European SPC reform: waiver legislation coming into force on 01 July 2019

Following its approval by the European Parliament in April, the final legislation amending SPC Regulation EC/469/2009 – Regulation (EU) 2019/933 of 20 May 2019 – has now been published in the Official Journal of the EU and will enter into force on 01 July 2019.

In this article, we report on three key areas, which have persistently been the subject of contested debate during the progression of this legislation. Perhaps most controversial has been the late inclusion of a stock-piling exemption, and there has been a state of flux as to the proportion of SPCs which will be subject to the waiver and the notification and safeguarding requirements that will be applied. The contrasting views associated with this legislation have been prominent, both via the industry reaction and from the recent statements made by certain Member States (see our commentary on the latter here.)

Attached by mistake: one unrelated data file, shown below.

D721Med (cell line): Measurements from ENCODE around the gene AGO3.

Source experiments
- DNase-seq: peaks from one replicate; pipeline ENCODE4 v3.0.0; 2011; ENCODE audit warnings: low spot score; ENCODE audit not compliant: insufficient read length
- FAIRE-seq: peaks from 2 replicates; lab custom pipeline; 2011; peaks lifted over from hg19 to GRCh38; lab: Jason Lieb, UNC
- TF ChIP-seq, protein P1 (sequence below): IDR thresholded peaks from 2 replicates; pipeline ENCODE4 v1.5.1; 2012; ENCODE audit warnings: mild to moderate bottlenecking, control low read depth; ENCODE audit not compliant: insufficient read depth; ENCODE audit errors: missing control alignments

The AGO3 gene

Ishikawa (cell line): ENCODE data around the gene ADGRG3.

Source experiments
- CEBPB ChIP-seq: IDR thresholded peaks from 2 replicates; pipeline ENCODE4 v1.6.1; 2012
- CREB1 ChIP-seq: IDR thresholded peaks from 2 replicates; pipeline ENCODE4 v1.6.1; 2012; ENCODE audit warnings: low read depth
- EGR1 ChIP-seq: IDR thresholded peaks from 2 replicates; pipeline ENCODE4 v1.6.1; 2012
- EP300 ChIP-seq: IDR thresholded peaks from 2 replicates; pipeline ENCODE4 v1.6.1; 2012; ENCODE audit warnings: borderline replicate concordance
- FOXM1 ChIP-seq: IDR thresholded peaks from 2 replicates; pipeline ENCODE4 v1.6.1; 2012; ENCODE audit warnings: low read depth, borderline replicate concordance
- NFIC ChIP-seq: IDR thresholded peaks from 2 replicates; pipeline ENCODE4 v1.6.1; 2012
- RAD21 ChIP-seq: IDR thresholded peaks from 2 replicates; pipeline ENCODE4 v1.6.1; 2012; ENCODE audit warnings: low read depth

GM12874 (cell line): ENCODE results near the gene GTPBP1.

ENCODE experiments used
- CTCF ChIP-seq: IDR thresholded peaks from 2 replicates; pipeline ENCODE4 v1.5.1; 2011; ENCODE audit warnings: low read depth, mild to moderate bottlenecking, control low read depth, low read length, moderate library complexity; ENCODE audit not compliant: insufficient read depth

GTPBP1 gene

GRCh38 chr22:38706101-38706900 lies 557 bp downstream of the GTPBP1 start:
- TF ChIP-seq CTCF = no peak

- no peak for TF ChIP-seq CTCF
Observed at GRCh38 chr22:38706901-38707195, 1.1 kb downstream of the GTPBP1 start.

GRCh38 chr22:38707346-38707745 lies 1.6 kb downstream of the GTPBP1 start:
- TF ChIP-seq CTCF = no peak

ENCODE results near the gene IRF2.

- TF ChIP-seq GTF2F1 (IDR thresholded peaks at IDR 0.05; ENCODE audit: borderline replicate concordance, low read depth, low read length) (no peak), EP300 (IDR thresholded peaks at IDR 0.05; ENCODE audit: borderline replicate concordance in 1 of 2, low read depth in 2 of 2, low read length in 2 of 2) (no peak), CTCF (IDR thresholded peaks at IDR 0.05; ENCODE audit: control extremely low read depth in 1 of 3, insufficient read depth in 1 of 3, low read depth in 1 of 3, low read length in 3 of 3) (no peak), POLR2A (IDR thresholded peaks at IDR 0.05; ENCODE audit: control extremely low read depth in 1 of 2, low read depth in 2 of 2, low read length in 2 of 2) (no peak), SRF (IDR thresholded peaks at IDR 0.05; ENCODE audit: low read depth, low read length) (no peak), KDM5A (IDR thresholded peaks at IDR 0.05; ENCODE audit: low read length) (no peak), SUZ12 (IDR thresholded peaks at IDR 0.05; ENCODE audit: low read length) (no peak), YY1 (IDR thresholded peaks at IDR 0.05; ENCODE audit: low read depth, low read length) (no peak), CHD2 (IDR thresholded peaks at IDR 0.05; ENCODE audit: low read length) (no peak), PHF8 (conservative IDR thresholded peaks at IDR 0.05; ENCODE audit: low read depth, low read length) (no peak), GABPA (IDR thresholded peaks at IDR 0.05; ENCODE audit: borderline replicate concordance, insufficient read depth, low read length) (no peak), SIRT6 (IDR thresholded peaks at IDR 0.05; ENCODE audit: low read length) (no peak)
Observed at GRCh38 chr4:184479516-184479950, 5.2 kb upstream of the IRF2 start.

SPCs subject to waiver

The scope of the legislation and proportion of SPCs impacted has gone through numerous iterations since the original proposal in May 2018.

The original proposal, based on grant date, was overhauled, principally to avoid any disharmony arising from parallel SPCs being granted on different dates amongst Member States (now recorded in Recital (27)). Despite dissatisfaction amongst the innovator pharma industry, the proportion of SPCs impacted has been considerably expanded, including to cover SPCs that take effect after the date of entry into force of the new legislation, whenever applied for (discussed below).